UBC Theses and Dissertations
Enlightened cherishing of art : formative influences and their relevance to British Columbia art curricula Woods, Joyce H.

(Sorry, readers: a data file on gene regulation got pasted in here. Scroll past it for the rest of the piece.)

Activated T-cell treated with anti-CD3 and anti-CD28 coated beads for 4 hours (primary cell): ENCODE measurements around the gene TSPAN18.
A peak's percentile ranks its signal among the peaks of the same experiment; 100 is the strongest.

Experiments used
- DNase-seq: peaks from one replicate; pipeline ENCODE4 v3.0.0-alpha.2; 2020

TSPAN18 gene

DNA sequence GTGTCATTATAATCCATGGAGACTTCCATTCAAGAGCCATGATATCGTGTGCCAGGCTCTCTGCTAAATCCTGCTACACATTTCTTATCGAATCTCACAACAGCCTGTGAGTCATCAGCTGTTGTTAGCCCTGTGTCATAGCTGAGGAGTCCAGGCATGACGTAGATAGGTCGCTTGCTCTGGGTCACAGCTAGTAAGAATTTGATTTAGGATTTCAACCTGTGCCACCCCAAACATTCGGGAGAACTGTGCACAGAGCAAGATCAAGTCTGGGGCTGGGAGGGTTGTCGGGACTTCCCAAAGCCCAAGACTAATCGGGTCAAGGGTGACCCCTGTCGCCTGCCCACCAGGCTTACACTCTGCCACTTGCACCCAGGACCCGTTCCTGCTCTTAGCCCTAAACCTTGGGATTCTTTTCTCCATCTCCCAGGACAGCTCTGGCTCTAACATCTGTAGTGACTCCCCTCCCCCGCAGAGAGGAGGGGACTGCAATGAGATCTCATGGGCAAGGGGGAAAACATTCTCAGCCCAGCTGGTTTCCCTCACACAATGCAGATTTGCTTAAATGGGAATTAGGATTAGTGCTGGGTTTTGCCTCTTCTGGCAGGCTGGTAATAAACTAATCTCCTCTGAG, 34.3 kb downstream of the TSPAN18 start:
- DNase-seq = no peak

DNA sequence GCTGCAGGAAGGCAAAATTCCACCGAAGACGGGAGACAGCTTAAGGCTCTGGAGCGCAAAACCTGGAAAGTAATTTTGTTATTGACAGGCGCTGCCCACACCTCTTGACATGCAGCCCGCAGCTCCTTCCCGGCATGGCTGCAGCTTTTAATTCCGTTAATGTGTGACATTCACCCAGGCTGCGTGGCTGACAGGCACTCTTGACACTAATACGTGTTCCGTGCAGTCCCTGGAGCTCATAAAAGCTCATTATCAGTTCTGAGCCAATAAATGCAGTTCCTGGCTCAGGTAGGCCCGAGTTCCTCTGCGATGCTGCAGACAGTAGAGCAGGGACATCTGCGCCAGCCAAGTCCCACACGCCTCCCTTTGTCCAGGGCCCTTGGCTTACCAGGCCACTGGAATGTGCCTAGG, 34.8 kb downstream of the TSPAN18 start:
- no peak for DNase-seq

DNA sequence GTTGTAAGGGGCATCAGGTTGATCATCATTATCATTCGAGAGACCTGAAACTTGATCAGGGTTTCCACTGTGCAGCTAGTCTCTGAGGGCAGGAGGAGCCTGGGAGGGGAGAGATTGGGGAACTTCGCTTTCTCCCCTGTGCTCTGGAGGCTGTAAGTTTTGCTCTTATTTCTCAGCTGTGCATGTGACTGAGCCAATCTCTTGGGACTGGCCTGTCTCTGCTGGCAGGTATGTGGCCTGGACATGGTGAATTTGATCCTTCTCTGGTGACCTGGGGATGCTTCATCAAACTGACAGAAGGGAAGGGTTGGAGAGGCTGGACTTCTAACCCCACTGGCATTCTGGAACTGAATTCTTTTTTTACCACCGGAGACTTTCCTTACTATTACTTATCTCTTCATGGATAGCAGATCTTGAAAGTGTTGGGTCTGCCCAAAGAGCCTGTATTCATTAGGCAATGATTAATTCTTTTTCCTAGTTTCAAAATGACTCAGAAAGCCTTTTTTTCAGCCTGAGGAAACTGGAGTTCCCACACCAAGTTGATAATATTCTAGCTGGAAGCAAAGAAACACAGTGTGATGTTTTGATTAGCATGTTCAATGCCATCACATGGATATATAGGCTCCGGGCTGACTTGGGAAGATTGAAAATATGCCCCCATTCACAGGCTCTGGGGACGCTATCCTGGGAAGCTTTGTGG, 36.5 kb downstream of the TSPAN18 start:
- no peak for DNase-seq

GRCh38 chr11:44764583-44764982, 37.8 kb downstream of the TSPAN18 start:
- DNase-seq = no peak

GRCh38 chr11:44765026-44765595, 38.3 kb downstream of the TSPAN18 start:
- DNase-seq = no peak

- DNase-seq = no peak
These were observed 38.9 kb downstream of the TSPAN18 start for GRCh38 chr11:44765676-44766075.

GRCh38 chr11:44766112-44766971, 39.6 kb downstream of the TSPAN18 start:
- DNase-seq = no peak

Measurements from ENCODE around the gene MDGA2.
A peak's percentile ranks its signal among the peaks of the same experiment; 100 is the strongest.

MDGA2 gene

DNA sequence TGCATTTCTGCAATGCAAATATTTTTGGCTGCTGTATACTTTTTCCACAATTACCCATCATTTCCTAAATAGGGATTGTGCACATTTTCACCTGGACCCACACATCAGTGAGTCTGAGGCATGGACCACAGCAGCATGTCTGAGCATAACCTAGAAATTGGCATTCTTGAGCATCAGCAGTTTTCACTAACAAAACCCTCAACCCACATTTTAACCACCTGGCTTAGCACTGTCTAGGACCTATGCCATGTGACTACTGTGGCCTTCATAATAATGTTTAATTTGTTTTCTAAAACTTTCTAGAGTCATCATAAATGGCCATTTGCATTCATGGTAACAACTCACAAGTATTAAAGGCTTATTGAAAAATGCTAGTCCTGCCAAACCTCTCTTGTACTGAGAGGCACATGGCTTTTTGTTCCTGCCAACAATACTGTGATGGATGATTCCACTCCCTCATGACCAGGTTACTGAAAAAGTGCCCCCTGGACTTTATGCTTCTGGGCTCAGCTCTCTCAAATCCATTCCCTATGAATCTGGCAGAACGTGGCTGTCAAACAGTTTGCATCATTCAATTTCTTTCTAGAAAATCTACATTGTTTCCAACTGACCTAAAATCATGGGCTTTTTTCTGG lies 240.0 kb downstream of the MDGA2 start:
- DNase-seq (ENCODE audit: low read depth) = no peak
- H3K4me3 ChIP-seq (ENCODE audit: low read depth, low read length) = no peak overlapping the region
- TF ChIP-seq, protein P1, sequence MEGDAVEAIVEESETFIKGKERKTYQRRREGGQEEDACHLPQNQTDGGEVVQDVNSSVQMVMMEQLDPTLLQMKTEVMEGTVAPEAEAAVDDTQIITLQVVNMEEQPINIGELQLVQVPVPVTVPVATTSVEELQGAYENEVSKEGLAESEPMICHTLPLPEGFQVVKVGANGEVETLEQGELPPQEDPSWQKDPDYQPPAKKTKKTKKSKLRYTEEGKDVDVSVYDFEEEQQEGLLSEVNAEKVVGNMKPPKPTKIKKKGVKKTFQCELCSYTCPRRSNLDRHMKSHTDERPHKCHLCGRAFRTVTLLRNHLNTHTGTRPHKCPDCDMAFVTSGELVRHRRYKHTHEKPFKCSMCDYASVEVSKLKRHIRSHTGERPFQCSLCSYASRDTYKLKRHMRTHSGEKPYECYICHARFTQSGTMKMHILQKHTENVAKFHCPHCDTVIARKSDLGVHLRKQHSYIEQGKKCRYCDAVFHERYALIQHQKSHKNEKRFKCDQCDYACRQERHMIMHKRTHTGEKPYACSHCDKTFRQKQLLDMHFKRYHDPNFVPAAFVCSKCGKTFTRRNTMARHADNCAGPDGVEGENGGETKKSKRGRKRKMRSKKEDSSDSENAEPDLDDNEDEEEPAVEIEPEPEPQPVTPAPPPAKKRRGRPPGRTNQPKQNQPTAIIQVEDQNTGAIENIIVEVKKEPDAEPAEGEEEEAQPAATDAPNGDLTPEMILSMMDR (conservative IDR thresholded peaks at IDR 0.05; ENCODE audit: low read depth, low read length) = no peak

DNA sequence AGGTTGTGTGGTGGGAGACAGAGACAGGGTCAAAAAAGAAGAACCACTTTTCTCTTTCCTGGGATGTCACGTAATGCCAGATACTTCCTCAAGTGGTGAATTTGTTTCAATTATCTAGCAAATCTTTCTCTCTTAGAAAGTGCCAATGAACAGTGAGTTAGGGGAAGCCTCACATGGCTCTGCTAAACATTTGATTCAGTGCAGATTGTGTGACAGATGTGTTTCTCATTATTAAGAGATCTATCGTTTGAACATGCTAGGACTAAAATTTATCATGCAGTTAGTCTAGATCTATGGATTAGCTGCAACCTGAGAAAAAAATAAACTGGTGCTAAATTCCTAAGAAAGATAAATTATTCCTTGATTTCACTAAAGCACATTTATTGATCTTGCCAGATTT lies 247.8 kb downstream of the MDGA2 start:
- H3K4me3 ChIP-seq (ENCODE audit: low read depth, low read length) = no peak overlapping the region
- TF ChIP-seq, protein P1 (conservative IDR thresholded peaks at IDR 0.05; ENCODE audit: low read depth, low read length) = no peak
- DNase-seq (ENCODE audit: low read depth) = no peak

The problem was three—fold: (1) to document formative influences on a population who possessed enlightened and cherishing attitudes toward art; (2) to compare their experiences with relevant aspects of Harry S. Broudy's notion of enlightened cherishing; (3) to assess what implications these findings might have for the most recent British Columbia fine arts curricula. Procedure Fifty personal interviews were conducted with a population consisting of visual artists, art critics, art historians, art teachers, art gallery curators, aestheticians, art collectors, and an art consultant. The instrument was an open—ended question schedule which allowed for separate analysis and interpretation of experiences which were: (1) educational (formal) vs. extra-curricular (informal); (2) studio art experiences (aesthetic expression) vs. art critical/historical/aesthetic—based experiences (aesthetic impression). From these taped interviews, thirty were chosen for transcription. The resulting data were categorized and qualitatively analyzed. Comparisons were made with prior research relating to art attitudes, with aspects of Broudy's theory and, finally, with aspects of the British Columbia fine arts curricula. Conclusions : The research supports Broudy's recommendations for more teacher training in art, for art classes at elementary level to occur on a daily basis and for art classes to be given equal status with other subjects in schools. The research does not support Broudy's recommendation that specific art exemplars be chosen by curriculum designers for implementation in the classroom by teachers. Instead, the research suggests that operational-definitional standards in art be suggested by curriculum designers so that teachers may make their own choices for exemplars and, when appropriate, even use exemplars from the realm of what Broudy refers to as popular art. Recommendations : Out of this study come the following recommendations for art education in British Columbia: — that the level of training for elementary generalists be upgraded in areas of aesthetics, art history, and studio methods. — that more art monospecialists be recruited at both elementary and secondary school levels. — that both teacher training and art curricula include references to the significant role (in nurturing a cherishing attitude toward art) played by: a teacher's encouragement of the student's progress in art; open-ended and imaginative teaching strategies allowing for some independence for the student; sound evaluation practices; and knowledge and enthusiasm for the subject area. — that the implementation of art curricula in schools be mandatory and that the art curricula include information on the use and choice of art exemplars (works, materials, and processes). — that time for art (aesthetic expression and aesthetic impression) equivalent to that allotted for other subjects be provided at the elementary school level.
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